Airbnb has committed to reform its business model and has already made strategic decisions about cutting costs. The axing of extras such as the flight service, hotels, and luxury homes makes a lot of sense when considering how Airbnb sees the future of travel, which, according to its CEO, will be fundamentally different.
”Travel as we knew it is over,” Chesky told CNBC. “It doesn’t mean travel is over, just the travel we knew is over, and it’s never coming back.”
What “going back to basics” means for hosts and cities
There are no company guidelines as to what specifically going back to basics means. However, in a recent interview, the CEO of Airbnb hinted at what we can expect change.
Chesky floated the idea of prioritizing small-scale, quotidian hosts over bigger commercial operators; it remains unclear where the line will be drawn between small-scale and larger hosts. About two-thirds of Airbnb hosts have at least two properties, which means that any arbitrary categorizing that Airbnb will enforce will affect hundreds of thousands of property managers worldwide.
In the past, Airbnb had gotten in trouble with city authorities and travelers because of oversights on its platform that have resulted in the illegal operating of unlicensed hotels or scammers exploiting travelers. To address this, Chesky announced that in the process of going back to basics, “a really serious audit of who should and should not be on the platform” will need to take place.
Will Airbnb’s new strategy affect my listings?
Unfortunately for some large operators who, according to Chesky, market “a mass-produced service that doesn’t connect to the Airbnb brand”, this means that their listings will be suspended from the platform.
However, this doesn’t mean that multiple property operators will be entirely eradicated from the network. On the contrary, partners with several listings and offer an “authentic experience” will be allowed to continue to offer their properties. Still, they might be labeled or categorized differently than those considered core community.
In Chesky’s vision for the post-pandemic Airbnb, going back to basics also means addressing criticism that the company has received over the years, especially on its effect on local property markets and housing prospects for local residents.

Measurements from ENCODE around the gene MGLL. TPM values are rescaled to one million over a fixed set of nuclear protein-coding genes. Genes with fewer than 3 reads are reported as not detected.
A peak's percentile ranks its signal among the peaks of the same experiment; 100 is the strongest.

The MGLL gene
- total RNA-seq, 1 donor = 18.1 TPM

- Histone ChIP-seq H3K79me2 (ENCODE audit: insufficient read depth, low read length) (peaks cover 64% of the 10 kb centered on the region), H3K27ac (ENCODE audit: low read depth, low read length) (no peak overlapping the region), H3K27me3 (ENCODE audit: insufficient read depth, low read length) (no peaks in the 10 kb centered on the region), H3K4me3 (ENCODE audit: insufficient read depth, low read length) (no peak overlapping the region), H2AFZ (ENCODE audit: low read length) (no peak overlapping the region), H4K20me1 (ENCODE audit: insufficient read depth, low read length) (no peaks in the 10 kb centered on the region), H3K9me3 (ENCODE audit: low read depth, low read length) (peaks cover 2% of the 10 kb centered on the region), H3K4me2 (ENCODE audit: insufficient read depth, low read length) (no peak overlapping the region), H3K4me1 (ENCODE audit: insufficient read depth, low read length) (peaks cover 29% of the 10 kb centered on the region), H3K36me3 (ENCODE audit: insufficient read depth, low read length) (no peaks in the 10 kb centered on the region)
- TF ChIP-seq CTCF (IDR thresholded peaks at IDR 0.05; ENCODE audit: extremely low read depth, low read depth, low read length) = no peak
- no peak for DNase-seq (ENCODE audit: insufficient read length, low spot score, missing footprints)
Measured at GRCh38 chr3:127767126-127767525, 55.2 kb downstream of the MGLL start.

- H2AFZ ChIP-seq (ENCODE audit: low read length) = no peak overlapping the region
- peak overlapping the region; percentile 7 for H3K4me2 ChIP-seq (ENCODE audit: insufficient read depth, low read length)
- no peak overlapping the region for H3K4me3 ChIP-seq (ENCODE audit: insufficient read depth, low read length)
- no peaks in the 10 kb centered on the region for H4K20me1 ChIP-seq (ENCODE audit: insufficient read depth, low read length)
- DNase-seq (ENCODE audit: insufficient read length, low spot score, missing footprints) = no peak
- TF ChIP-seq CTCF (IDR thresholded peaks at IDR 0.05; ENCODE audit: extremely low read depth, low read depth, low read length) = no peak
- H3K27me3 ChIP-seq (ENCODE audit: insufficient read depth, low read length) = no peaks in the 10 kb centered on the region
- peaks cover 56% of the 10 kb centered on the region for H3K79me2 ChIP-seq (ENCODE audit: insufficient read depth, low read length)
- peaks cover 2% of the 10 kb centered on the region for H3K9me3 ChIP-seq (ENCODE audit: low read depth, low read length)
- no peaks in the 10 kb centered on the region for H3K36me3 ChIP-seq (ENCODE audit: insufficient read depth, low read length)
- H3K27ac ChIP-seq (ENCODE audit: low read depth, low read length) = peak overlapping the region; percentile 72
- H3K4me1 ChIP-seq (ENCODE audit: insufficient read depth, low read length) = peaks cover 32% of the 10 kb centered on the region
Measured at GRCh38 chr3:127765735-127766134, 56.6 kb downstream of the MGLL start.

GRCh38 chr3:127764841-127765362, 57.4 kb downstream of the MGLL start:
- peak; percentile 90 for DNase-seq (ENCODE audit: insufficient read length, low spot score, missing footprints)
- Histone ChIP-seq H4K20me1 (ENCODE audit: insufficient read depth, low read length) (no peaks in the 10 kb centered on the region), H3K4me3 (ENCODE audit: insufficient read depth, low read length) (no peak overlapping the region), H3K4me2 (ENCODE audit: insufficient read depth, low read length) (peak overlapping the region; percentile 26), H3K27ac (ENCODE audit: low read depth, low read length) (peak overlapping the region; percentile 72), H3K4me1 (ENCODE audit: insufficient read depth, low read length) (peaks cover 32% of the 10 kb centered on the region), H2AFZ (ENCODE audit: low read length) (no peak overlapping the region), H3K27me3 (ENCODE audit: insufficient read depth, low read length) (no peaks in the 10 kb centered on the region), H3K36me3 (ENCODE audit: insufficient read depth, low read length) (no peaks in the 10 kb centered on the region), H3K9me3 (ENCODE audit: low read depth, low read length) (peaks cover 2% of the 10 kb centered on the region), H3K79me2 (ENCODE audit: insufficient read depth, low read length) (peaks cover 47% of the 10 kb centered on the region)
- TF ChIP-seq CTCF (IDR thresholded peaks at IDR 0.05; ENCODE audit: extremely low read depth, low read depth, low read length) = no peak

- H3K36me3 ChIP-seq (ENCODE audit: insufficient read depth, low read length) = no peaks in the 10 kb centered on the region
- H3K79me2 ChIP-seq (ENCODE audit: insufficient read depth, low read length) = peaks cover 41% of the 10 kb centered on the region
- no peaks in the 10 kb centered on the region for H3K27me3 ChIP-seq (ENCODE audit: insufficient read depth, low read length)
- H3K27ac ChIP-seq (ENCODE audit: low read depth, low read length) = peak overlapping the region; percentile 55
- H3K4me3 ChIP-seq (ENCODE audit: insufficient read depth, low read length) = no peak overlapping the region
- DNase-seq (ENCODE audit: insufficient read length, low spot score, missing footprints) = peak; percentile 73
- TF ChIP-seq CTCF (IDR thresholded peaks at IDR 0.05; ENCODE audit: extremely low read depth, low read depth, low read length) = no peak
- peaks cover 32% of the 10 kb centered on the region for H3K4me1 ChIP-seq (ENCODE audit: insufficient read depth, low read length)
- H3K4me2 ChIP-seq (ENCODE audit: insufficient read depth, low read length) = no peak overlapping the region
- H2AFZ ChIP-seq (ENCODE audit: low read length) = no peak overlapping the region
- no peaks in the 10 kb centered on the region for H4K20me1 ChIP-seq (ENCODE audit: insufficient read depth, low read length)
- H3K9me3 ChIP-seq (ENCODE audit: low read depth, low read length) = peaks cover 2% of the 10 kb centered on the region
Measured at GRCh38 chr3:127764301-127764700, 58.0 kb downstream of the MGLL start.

Specifically, Chesky suggested that Airbnb will be open to expanding cooperation with city authorities in markets around the world and that the company will sign more agreements that will limit the number of nights per year a host can rent their property (it has already done so in London, Barcelona, New York, San Francisco and other major hubs in the world). This would also entail imposing minimal rental terms that will force hosts to follow local laws in the same way landlords in the long-term rental market do.
Airbnb aims to turn critics into partners
Catherine Powell, who was recently appointed as the Global Head of Hosting at Airbnb, together with CEO Brian Chesky, will lead an effort to make the short-term rental platform more open for state authority officials in terms of sharing data. With 400 million hosted guests and about 7 million listings available, Airbnb is an information behemoth whose databases can be used to better understand travel dynamics, housing requirements, and policymaking.
Brian Chesky is open to giving “cities more data about the nature of the activity of Airbnb in their communities so that they can actually help us to regulate operations,” and this would involve sharing data on how frequently properties are rented. Together with host registration, this would also help to prevent cases of scamming of travelers or operating illegal hotels.
Christine Powell will also be involved in addressing over-tourism, which has brought serious challenges in cities whose infrastructures can’t handle the travelers driven by the platform. Airbnb’s perception of post-pandemic travel is that people will want options that are closer to home and, therefore, safer and more affordable. Hence Powell and Chesky’s aim is to convince travelers to avoid tourist traps and drive more tourists towards less known towns and cities by collaborating with tourism councils in rural areas.